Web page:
Extrathyroid extension was significantly more frequent in multifocal PTMC group than in unifocal PTMC group (71% vs. 52%, P=0.001). Similarly, lymph node metastasis was more frequent in multifocal PTMC group, albeit without statistical significance (38.0% vs. 28.2%, P=0.062).
Bilateral PTMCs were detected in 63 of 277 patients (22.7%). There was no significant relationship between primary tumor size and the presence of contralateral tumors; the mean size of primary tumor was 0.58±0.23 cm in 214 patients without contralateral tumors and 0.63±0.22 cm in 63 patients with contralateral tumors (t-test, P=0.117).
With more tumors detected in dominant lobe (in which the largest primary tumor is present), there was greater chance of contralateral tumors (Fisher exact test, P=0.024). Contralateral tumors were detected in 41 of 218 cases (18.8%) with single tumor focus, in 13 of 43 cases (30.2%) with 2 tumor foci, and in 6 of 13 cases (46.2%) with 3 or more tumor foci in dominant lobe (Fig. 2).
Accuracy of preoperative radiologic examination
Sensitivity and specificity of preoperative US were 42.7% and 92.2% for multifocal tumors. Sensitivity and specificity of preoperative CT were 29.4% and 95.5% for multifocal tumors (Table 3). Sensitivity and specificity of preoperative sonography were 49.0% and 93.5% for bilateral tumors. Sensitivity and specificity of preoperative CT were 28.6% and 100% for bilateral tumors (Table 3).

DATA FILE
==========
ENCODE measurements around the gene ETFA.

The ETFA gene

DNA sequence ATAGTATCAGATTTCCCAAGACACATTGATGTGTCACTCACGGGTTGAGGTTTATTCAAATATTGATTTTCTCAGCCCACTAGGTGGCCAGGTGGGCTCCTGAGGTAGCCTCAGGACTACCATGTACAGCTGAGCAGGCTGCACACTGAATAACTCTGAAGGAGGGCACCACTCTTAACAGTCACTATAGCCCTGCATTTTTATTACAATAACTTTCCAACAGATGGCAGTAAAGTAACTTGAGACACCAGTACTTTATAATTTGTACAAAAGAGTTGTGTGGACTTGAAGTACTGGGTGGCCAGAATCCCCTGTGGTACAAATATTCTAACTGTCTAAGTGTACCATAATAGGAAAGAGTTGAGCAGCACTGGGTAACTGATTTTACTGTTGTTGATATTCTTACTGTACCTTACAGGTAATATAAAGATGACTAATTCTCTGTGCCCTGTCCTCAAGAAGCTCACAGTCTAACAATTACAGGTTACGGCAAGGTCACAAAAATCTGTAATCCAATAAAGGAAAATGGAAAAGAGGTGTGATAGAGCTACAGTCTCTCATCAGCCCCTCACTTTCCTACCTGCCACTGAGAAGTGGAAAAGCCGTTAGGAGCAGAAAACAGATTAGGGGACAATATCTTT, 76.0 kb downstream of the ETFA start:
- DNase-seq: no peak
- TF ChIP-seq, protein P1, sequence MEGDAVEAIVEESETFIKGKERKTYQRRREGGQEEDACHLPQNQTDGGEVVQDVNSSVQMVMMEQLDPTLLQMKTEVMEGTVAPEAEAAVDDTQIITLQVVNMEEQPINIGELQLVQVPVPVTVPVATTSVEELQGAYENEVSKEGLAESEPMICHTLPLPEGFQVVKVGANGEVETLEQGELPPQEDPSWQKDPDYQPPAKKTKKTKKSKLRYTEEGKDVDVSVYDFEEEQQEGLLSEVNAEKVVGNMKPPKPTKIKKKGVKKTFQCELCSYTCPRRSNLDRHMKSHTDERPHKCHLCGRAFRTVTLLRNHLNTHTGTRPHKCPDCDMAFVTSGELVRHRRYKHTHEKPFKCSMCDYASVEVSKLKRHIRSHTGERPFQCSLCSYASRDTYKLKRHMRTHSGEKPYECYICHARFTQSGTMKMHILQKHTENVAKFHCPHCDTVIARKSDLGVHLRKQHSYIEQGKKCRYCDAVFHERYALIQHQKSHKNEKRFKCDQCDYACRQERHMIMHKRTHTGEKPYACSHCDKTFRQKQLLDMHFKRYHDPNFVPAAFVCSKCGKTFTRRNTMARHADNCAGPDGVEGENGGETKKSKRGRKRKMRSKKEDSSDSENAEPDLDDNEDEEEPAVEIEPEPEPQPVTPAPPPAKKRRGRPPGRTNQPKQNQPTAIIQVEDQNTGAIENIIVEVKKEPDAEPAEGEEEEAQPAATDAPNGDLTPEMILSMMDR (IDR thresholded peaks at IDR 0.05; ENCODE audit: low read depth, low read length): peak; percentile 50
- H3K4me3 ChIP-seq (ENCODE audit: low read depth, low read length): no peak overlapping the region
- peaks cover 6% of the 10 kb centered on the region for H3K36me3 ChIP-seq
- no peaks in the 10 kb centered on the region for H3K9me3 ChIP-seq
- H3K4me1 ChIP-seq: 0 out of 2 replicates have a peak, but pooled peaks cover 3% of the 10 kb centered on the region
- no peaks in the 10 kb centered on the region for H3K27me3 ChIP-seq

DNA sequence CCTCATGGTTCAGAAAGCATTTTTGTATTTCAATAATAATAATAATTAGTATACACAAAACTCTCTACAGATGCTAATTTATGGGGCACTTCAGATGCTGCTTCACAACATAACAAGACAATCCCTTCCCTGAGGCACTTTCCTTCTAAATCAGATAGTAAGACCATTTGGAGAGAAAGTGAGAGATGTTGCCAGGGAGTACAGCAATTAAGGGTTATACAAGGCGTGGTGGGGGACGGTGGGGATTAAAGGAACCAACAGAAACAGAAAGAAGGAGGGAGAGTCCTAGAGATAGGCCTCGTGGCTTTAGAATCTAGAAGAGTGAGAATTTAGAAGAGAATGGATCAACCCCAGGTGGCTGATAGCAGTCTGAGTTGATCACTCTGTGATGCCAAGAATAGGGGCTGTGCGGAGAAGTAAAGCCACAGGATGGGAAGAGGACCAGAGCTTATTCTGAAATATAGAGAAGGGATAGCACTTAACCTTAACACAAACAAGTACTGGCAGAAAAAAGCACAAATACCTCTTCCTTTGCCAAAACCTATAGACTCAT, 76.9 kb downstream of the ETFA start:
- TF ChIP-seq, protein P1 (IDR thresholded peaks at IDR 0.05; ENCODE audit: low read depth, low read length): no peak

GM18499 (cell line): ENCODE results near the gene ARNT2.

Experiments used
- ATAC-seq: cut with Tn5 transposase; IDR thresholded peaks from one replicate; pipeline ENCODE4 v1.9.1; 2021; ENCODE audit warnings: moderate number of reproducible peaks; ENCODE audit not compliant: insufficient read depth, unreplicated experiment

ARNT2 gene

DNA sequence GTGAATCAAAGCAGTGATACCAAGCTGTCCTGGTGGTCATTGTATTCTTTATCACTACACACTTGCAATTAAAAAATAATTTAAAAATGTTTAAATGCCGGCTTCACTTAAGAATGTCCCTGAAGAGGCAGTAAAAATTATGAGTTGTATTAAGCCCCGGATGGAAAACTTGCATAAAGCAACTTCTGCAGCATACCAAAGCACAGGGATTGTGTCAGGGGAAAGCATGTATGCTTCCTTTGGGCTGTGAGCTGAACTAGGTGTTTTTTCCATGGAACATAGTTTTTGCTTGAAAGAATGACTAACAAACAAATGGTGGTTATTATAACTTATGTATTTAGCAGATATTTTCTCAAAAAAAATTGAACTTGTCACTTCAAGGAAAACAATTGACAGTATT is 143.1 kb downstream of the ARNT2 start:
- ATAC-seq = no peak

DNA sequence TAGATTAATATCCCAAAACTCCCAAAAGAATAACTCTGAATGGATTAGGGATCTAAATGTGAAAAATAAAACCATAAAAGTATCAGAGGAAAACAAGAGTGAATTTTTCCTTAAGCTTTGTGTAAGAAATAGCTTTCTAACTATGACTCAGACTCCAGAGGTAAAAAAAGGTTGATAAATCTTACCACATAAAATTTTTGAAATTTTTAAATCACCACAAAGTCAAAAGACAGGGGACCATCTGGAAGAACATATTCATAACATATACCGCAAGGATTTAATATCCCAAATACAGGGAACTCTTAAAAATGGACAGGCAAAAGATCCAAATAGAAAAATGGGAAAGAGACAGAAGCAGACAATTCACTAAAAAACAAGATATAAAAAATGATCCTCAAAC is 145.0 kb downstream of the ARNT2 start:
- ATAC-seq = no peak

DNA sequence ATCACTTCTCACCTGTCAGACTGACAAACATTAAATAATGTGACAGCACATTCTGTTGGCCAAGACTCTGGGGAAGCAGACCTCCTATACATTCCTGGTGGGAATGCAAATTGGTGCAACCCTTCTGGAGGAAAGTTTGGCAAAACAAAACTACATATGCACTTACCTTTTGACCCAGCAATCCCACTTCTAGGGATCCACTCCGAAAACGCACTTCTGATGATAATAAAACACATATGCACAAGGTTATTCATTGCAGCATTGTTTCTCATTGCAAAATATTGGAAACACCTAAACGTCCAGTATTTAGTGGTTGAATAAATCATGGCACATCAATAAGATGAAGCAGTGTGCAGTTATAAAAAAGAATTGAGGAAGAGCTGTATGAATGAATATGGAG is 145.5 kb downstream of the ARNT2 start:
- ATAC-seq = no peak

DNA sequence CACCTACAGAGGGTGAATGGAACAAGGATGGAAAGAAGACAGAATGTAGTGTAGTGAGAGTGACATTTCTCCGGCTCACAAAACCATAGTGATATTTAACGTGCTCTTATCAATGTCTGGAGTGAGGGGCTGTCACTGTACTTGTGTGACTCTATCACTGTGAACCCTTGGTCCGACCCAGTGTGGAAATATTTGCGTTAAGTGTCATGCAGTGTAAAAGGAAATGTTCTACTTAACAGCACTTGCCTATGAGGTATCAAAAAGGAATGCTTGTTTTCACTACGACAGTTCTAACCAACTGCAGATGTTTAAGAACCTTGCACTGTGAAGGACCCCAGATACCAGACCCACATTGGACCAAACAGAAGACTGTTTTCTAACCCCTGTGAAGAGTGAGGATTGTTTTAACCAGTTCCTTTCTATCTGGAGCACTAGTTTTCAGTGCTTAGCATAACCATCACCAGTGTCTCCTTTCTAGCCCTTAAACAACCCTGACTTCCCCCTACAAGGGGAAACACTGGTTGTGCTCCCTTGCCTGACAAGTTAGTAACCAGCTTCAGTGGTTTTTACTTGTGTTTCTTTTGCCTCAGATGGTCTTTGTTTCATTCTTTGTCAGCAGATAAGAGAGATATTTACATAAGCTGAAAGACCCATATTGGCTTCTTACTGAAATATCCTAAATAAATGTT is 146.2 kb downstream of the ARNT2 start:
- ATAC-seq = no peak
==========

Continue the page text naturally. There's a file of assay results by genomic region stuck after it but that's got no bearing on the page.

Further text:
Relationship between multifocal tumors and other clinicopathological characteristics
Multivariate analysis involving clinicopathological parameters (age, sex, primary tumor size, presence of nodular hyperplasia, presence of lymphocytic thyroiditis) showed that nodular hyperplasia was predictive of multifocal tumors (logistic regression test; odds ratio, 3.396; P<0.001) (Table 4). The incidence of multifocal tumors was higher in the cases with primary tumor >0.5 cm (40.1%) than in cases with primary tumor ≤0.5 cm (31.5%), albeit without statistical significance (logistic regression test, P=0.064).
For bilateral tumors, nodular hyperplasia and number of tumors in dominant lobe were the significant predictors. There was a tendency of increased bilateral tumors in cases with thyroiditis, although without statistical significance (Table 4).
PTCs often arise as multiple tumor foci in individual thyroid glands. The clonal origin of the multifocal PTCs has been investigated, but has not been completely settled. In the past, those multiple tumor foci were considered as the result of intraglandular metastasis of a single primary tumor via intraglandular lymphatics [3,5,11]. However, with the advance of modern molecular techniques, there have been reports that the multifocal PTCs are multiple synchronous primary tumors arising from independent clones [12,13,14].
Although the multifocal PTCs can be just synchronous tumors, not the metastatic foci of the largest primary tumor, they have been associated with increased risks of lymph node metastasis, distant metastasis, persistent local disease after initial treatment, and regional recurrence [1,3,4,6,7]. Those studies suggest more aggressive treatment for multifocal PTCs, i.e., total thyroidectomy, central neck dissection, or postoperative radioactive iodine treatment. Concordantly in this study, extrathyroid extension and lymph node metastasis were more frequent in multifocal PTMCs than in unifocal PTMCs.